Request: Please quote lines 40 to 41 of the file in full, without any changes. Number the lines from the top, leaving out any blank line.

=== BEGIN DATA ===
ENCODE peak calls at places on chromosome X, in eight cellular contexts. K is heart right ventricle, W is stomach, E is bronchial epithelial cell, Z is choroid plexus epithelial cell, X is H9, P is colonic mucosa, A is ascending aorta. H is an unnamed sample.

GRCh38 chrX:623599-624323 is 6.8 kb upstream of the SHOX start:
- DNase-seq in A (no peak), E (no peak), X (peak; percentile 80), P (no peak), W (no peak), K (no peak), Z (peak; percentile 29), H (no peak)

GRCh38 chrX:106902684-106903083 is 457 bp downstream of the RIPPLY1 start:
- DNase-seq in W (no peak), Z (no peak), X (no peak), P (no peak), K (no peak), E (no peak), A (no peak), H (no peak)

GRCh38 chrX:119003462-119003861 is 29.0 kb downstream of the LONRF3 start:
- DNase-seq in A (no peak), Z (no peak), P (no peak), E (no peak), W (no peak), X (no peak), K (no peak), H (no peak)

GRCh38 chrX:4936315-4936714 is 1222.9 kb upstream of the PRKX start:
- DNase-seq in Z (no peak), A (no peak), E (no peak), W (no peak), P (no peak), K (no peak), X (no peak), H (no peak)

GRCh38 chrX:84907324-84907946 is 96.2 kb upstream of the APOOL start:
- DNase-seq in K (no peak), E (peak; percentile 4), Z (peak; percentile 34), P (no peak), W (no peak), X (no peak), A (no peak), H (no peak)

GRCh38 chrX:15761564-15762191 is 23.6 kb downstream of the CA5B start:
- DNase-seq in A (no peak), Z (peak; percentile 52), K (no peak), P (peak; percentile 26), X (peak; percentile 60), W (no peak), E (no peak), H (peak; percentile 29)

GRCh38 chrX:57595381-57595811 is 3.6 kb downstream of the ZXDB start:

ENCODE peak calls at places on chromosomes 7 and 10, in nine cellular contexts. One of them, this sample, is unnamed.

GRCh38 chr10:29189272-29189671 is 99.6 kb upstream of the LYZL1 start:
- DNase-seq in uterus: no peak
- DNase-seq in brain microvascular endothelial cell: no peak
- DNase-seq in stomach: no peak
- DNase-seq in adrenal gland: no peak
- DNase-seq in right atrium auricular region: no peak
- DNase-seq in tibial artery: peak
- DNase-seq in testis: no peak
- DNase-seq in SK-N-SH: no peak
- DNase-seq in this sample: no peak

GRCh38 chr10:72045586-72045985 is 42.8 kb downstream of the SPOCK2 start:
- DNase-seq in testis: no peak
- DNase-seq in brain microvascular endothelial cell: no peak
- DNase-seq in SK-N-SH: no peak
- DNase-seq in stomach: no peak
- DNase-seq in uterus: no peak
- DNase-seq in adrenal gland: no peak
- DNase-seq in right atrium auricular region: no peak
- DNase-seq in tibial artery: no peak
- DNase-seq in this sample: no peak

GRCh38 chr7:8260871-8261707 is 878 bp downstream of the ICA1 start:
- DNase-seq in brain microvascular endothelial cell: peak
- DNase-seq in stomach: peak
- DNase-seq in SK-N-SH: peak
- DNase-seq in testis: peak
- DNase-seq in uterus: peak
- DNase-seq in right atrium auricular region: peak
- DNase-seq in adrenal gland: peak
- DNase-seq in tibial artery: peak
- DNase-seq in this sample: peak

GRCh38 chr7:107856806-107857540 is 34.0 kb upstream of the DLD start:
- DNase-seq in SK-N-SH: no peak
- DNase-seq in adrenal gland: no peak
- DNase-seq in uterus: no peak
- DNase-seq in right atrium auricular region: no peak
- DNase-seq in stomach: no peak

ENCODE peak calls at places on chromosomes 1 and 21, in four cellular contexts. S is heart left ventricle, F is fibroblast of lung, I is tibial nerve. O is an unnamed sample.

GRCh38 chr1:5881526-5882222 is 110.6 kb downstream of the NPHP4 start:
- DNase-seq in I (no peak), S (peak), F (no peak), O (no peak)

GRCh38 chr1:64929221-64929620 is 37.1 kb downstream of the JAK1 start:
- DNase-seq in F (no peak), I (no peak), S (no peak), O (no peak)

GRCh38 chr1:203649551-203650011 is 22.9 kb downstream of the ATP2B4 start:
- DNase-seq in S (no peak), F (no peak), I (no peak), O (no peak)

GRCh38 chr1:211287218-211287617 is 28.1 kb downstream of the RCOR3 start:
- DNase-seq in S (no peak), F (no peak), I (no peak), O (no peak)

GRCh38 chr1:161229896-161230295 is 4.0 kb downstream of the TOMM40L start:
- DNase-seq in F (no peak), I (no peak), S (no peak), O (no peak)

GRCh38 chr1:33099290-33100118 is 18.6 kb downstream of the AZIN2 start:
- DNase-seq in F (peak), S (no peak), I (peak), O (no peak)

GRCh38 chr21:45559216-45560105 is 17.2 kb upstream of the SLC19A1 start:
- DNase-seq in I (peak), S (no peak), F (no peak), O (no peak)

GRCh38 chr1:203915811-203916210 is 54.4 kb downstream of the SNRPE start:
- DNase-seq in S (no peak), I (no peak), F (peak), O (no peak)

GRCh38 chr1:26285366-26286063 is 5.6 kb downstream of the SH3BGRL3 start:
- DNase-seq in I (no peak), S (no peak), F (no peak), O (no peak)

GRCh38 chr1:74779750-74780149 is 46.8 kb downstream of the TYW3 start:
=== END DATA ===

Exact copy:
- DNase-seq in testis: peak
- DNase-seq in uterus: peak